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Tourists are particularly welcome and are received with great hospitality by the local inhabitants, who are extremely fond of their town and of sharing this enthusiasm with others. Today the local population primarily lives of fishing, and the town is home to various programmes of maritime education. Earlier, the trade of animal skins and whale products was an important source of income and the town was also known for its soapstone artists.
Experiences in Paamiut
The town lies on a peninsula with an impressive view of the mountains. You can see whales, falcons and white-tailed eagles in large numbers. If you sail to the town, you’ll meet Paamiut surrounded by dark blue fells towering up in the background. The town has several buildings worth seeing.
Greenland’s churches are generally very attractive, and one of the most beautiful is found in Paamiut. It’s inspired by the architecture of the Norwegian stave churches and the acoustics are fantastic. The museum is also well worth a visit with its exhibitions of local handicrafts and pictures from the whaling period. You’ll probably also be attracted by the lovely items made from animal skin and bone that can be bought at the museum.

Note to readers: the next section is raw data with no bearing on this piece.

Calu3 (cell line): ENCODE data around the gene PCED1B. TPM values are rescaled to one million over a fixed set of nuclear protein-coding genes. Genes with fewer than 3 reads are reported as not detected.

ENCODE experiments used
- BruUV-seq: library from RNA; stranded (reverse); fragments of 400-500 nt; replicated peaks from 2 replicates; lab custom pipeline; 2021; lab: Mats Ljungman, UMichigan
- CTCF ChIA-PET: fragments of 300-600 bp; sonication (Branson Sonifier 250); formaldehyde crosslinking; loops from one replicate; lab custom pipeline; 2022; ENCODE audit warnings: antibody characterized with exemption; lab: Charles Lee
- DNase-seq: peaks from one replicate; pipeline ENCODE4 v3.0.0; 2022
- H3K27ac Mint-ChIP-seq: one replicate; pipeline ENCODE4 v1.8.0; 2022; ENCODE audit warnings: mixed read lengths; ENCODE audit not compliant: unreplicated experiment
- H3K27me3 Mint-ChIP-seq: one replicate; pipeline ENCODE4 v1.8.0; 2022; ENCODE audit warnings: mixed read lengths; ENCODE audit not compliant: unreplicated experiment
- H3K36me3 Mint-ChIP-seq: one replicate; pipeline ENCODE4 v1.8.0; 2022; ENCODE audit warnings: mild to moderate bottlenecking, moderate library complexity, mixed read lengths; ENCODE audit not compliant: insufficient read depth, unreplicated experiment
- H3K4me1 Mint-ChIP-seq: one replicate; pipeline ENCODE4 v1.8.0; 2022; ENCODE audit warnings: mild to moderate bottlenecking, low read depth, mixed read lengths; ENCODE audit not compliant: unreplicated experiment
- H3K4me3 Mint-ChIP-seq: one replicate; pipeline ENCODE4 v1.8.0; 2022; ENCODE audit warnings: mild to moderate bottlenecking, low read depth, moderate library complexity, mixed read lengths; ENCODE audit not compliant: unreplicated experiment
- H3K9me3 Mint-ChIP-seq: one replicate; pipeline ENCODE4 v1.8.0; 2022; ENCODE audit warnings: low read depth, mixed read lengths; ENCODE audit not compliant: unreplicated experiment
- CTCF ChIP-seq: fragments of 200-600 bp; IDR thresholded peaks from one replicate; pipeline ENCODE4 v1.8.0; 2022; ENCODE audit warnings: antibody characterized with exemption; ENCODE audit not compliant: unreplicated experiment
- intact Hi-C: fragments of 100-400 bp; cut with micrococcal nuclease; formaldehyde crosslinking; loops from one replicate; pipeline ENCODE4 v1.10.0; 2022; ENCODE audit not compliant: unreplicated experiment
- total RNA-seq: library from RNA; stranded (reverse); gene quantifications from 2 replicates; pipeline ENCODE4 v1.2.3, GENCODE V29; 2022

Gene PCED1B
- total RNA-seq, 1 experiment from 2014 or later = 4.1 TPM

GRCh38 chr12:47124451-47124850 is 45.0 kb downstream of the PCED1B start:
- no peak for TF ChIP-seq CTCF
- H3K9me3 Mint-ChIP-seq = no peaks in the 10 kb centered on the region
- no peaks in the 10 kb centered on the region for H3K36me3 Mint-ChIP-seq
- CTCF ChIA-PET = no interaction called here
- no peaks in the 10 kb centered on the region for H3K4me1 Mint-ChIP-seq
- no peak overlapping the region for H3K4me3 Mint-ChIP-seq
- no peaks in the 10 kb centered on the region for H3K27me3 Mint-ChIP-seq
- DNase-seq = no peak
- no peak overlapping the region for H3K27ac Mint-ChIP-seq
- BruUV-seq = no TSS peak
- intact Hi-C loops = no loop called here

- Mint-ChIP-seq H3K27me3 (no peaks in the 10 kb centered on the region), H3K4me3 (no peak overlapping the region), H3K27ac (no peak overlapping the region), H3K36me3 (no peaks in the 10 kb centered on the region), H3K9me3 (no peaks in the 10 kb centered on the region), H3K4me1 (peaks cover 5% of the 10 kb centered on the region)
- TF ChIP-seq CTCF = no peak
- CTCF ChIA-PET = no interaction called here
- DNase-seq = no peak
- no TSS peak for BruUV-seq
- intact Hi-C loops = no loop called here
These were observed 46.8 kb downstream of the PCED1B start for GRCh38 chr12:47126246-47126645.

Fish in the summer
The local fishermen are happy to invite visitors on fishing trips and whale-spotting trips on dinghies or speedboats. Minke whales, fin whales, killer whales and humpback whales are the species that are most likely to frequent the local waters. Tighten your safety belt, lean back and enjoy the magnificent sight that almost causes your heart to miss a beat. Take a fishing rod with you, and should there not be any whales, there are sure to be lots of trout and salmon throughout the summer months.
Don’t miss out on a hike along the old nature trails which head out from the town into the interior. Take a tent with you – and remember your fishing rod. If you prefer a more comfortable night’s sleep, then Paamiut has a pleasant hotel.
Experiences in Paamiut
Welcome to the experiences of the other world. Where else can you find snow, ice, mountains, sea and whales close to green plains with potato fields? Go exploring for new exciting experiences right here.
Meet the Greenlanders on their home turf. Hospitable Greenlanders bid you welcome to their home. Accept an irresistible offer of a kaffemik and good stories.